I once wrote a “dirty” book called Showing Pink. "Some people write about sex using metaphors," a friend told me. "In Showing Pink, you use sex as a metaphor for everything else."
Showing Pink took me many years to write because it wasn’t just a “dirty” book, it was a literary coming-of-age novel about persona, and family, and exposure, and what it means to be naked, and self-perception, and death -- and because I was writing a bunch of other (nonfiction) books at the same time. And it wasn’t published, and it broke my heart. I put it away for years.
Now that I’m, oh, fifteen short stories, seven essays, seventeen poems, twenty-five columns, a number of nonfiction books and a novel (AVAILABLE!!! now querying!!!) and hundreds of blog entries later, I’m ready to wonder… should I give it another look, another try? It’s a good book… it got thiiiiissss close to major publication.
For years I said, “No, that’s over." And it true that I’m different now, no longer so interested in the explicit dark sexuality Showing Pink explores in such an explicit way. (Yes, it is explicit.) But just because it’s not the book I’d write today, just because I feel I’m a better writer now, doesn’t mean it’s not a good book, worthy of being read.
Should “drawer” books always stay in the drawer? Do we just bury the good ones, the old ones, because the market wasn’t right at the time, or because we weren’t? When do you revisit old work? Or do you?
Here’s the beginning of Showing Pink. Would you want to read more?
I stand in a phone booth jiggling quarters on the corner of College Avenue and Broadway in Oakland, a few blocks from my father's house. It's an old-fashioned booth — glass, the kind Superman used to transform himself from regular to fantastical, and that's what I'm doing too, transforming, dropping coins in the slot while clutching the classified section under my arm.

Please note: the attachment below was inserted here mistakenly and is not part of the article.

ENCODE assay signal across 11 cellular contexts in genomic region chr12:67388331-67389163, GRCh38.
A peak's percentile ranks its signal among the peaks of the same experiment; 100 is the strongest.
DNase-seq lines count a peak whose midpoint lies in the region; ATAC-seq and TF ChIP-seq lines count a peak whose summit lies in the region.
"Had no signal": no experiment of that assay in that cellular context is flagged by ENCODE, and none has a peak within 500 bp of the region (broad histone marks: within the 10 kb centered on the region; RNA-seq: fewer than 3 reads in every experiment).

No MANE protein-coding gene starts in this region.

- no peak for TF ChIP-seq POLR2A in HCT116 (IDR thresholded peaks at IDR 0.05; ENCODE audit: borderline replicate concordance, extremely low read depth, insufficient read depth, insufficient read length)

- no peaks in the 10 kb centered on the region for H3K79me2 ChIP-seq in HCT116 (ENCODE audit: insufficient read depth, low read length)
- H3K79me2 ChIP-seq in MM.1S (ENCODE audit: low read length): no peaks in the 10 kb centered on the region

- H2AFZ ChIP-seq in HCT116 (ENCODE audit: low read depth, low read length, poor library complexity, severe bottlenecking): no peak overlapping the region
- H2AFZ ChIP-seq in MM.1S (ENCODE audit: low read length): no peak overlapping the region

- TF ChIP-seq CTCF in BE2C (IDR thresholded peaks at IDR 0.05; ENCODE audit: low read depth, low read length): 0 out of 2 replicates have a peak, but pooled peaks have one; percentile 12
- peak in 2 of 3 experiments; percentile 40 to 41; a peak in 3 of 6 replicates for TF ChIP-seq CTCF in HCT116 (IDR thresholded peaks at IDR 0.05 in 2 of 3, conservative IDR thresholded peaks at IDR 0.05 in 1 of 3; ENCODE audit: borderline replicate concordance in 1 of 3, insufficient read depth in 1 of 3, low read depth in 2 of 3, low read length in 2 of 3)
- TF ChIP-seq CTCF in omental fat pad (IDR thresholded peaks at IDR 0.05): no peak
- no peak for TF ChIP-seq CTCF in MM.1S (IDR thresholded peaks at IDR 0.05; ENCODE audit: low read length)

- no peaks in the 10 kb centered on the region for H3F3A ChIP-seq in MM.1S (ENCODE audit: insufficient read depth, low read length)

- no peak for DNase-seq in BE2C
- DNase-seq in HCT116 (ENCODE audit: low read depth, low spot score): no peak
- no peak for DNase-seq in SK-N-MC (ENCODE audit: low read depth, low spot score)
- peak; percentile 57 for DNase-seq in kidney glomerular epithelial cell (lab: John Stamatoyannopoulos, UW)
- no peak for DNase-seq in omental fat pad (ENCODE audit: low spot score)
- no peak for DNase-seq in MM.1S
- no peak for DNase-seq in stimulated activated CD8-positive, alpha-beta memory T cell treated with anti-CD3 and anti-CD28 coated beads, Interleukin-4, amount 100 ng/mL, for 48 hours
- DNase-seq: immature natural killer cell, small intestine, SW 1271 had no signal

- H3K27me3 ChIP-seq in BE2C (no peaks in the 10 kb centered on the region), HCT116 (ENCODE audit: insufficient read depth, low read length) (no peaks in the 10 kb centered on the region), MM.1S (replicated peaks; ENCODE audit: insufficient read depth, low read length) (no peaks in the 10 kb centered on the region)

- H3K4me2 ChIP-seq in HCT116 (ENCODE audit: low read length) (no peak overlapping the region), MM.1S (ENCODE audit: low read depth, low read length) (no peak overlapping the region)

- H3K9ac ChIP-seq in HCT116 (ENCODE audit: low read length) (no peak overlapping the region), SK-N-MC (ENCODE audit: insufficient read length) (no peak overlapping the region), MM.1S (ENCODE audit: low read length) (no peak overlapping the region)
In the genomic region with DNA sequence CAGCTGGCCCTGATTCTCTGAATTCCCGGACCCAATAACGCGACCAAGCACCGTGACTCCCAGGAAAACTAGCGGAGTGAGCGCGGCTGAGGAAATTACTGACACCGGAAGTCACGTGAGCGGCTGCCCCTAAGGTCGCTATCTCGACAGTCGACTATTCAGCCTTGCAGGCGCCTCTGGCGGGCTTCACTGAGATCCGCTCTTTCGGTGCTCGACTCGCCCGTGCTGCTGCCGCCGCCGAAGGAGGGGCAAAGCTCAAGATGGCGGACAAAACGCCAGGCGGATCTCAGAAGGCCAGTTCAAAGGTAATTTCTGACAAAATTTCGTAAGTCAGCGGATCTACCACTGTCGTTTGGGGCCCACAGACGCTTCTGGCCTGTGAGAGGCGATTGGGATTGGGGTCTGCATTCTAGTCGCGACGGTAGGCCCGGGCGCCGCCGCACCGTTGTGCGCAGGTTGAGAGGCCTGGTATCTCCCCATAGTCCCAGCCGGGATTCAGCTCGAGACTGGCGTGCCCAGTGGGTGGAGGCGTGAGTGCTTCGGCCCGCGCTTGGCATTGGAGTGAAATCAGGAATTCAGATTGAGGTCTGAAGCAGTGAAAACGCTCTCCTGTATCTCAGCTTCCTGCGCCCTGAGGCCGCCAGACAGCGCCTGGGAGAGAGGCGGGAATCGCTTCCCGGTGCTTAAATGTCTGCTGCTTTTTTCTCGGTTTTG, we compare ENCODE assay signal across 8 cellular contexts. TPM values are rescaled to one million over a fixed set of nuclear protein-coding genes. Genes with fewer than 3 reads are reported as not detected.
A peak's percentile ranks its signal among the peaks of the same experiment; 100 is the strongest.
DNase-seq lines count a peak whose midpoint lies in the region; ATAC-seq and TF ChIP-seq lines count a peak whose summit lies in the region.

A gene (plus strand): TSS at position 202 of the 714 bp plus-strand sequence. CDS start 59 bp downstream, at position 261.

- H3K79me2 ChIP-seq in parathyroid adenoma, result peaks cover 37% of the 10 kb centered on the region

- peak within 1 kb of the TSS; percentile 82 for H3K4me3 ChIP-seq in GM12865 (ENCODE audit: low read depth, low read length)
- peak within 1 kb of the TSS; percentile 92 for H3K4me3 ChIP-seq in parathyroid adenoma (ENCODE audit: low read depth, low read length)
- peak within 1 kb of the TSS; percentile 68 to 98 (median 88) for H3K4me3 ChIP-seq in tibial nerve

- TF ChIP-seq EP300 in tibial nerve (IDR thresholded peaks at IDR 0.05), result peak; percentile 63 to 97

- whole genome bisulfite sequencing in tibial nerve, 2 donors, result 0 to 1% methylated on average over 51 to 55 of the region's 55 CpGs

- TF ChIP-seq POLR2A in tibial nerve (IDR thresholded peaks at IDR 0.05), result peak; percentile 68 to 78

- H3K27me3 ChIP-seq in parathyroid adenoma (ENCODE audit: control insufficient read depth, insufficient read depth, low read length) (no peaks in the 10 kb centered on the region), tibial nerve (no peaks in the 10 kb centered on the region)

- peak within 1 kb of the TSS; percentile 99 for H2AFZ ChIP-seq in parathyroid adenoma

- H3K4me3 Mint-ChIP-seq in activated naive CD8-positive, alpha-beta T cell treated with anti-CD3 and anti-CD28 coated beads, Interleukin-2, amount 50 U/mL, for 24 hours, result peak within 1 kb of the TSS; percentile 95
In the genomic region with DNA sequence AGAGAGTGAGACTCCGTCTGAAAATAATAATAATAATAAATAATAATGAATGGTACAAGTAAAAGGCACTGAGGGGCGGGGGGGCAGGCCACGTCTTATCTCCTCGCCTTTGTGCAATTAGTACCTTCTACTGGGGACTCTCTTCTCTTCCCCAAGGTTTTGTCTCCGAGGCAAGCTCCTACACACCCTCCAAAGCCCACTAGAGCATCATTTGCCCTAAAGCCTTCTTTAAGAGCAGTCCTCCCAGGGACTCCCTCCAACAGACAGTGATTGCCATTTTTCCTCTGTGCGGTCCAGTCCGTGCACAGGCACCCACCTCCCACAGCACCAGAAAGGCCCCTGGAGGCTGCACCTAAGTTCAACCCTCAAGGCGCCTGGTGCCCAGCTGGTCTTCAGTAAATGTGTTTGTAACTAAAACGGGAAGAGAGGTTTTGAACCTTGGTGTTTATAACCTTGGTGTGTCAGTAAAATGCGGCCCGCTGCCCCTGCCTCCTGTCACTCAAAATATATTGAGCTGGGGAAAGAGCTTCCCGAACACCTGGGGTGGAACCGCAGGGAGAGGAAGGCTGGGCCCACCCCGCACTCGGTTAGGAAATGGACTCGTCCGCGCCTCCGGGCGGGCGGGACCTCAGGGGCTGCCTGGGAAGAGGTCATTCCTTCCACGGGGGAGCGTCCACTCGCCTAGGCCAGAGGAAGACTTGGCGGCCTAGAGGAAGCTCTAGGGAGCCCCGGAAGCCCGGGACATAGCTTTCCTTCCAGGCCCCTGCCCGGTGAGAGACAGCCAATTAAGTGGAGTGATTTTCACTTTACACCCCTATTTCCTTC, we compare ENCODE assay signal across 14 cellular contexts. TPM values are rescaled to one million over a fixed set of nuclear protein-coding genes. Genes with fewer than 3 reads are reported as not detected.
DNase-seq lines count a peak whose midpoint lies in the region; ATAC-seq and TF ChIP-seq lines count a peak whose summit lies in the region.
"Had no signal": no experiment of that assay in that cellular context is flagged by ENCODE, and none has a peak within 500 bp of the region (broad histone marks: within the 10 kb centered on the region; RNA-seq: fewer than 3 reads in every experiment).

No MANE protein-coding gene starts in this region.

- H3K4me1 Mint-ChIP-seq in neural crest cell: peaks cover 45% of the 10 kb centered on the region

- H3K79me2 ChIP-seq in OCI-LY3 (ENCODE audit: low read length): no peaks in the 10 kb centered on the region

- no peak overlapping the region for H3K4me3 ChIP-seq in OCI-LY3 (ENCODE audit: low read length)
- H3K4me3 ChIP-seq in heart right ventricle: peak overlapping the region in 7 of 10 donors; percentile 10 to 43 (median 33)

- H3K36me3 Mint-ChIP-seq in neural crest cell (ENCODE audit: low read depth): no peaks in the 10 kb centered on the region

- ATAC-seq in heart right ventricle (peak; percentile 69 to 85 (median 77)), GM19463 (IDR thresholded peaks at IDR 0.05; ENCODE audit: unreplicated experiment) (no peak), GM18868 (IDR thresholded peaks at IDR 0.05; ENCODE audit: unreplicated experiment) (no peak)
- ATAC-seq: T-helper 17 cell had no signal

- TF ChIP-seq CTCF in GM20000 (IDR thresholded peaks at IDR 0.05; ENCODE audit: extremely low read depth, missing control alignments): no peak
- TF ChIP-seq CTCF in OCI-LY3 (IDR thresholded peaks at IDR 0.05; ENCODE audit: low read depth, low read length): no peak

I've dressed sexy to make this call, my cold nipples pressing against the inside of my black leotard, hair wild, my leather jacket, and lipstick – Ruby Red – stolen from my stepmother Marianna's shelf in the medicine cabinet. Marianna saw me as I whizzed past her, camped out with her work on the living room floor. My father heard me and yelled from the kitchen, "Czirkas Paprikash for dinner tonight, Janine, about 7:30!"
"Okay, Max!" and I was out the door.
The booth is exposed here on the corner. Gusts of Northern California morning wind blow under the walls and chill my feet. A guy leans from a pick-up truck to yell, "hey, baby!" ; a homeless man with a shopping cart stops to check me out. A woman answers the phone, "Pussycat's Passion Parlor, may I help you? The newspaper falls, I fumble the extra coins in my hand and they drop in a shower on the ground. "Hi, can I speak to Tia?"
"I'm Tia. Are you calling about a job?" I seal my fate. "Yes," I look down at the circled ad on the newspaper at my feet:
Fun, friendly establishment with no customer contact.
Part-time and Full-time, ideal for students and homemakers.
No experience necessary. 18 yrs. & older. Tia 624-1683
"What's your name?"
"Anastasia." It's the first time I've said it out loud. It sounds incredible, and my life, like the coins in the phone, tumbles into place.